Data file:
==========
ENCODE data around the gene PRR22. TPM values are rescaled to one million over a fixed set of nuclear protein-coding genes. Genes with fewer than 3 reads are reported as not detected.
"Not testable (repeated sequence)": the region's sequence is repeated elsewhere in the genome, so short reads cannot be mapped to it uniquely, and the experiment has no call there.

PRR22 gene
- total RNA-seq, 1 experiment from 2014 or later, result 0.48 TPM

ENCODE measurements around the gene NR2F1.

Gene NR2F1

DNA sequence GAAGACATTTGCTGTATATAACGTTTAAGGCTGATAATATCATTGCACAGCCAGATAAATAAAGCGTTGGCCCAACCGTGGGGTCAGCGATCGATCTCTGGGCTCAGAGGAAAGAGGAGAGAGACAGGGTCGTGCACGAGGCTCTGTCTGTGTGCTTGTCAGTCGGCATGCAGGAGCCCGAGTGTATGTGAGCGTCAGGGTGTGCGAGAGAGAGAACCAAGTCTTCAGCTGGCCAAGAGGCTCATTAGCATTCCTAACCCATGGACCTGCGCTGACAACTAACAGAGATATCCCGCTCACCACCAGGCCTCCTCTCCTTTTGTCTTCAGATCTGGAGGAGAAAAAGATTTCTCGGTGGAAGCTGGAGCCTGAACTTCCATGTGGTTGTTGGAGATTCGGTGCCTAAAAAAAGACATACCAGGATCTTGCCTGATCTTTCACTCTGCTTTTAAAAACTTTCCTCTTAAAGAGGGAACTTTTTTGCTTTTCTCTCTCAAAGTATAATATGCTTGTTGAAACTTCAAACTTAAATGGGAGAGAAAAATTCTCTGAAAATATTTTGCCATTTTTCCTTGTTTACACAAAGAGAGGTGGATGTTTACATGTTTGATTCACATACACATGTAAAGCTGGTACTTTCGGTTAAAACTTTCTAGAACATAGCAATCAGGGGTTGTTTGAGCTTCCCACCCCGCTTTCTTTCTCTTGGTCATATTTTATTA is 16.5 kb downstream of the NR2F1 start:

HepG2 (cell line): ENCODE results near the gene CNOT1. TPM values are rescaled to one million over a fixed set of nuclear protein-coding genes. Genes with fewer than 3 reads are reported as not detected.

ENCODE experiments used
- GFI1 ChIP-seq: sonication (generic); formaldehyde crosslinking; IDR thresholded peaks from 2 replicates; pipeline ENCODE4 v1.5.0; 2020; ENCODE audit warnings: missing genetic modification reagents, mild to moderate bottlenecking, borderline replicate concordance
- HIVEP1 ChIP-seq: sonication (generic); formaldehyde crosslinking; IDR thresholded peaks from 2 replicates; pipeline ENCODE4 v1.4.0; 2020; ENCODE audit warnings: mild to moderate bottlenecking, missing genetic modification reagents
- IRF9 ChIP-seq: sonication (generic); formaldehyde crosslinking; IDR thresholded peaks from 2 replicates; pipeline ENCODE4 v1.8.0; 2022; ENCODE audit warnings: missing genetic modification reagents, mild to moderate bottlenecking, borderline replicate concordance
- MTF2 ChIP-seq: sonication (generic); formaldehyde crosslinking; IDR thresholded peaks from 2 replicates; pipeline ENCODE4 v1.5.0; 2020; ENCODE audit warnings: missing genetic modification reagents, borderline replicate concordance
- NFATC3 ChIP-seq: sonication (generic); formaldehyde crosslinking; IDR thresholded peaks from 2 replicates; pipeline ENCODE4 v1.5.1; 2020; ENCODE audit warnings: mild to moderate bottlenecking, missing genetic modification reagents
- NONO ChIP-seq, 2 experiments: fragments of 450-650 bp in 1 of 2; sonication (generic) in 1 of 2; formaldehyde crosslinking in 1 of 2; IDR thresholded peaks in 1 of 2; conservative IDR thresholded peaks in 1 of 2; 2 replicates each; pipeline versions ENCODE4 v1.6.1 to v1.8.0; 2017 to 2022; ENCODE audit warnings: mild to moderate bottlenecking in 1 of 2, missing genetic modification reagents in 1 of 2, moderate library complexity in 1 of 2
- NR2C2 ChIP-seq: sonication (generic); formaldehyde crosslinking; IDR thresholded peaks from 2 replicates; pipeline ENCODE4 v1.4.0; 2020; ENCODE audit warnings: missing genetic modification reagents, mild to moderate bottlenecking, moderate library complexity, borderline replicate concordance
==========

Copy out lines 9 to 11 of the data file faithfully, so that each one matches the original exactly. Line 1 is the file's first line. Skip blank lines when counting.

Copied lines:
ENCODE experiments used
- GFI1 ChIP-seq: sonication (generic); formaldehyde crosslinking; IDR thresholded peaks from 2 replicates; pipeline ENCODE4 v1.5.0; 2020; ENCODE audit warnings: missing genetic modification reagents, mild to moderate bottlenecking, borderline replicate concordance
- HIVEP1 ChIP-seq: sonication (generic); formaldehyde crosslinking; IDR thresholded peaks from 2 replicates; pipeline ENCODE4 v1.4.0; 2020; ENCODE audit warnings: mild to moderate bottlenecking, missing genetic modification reagents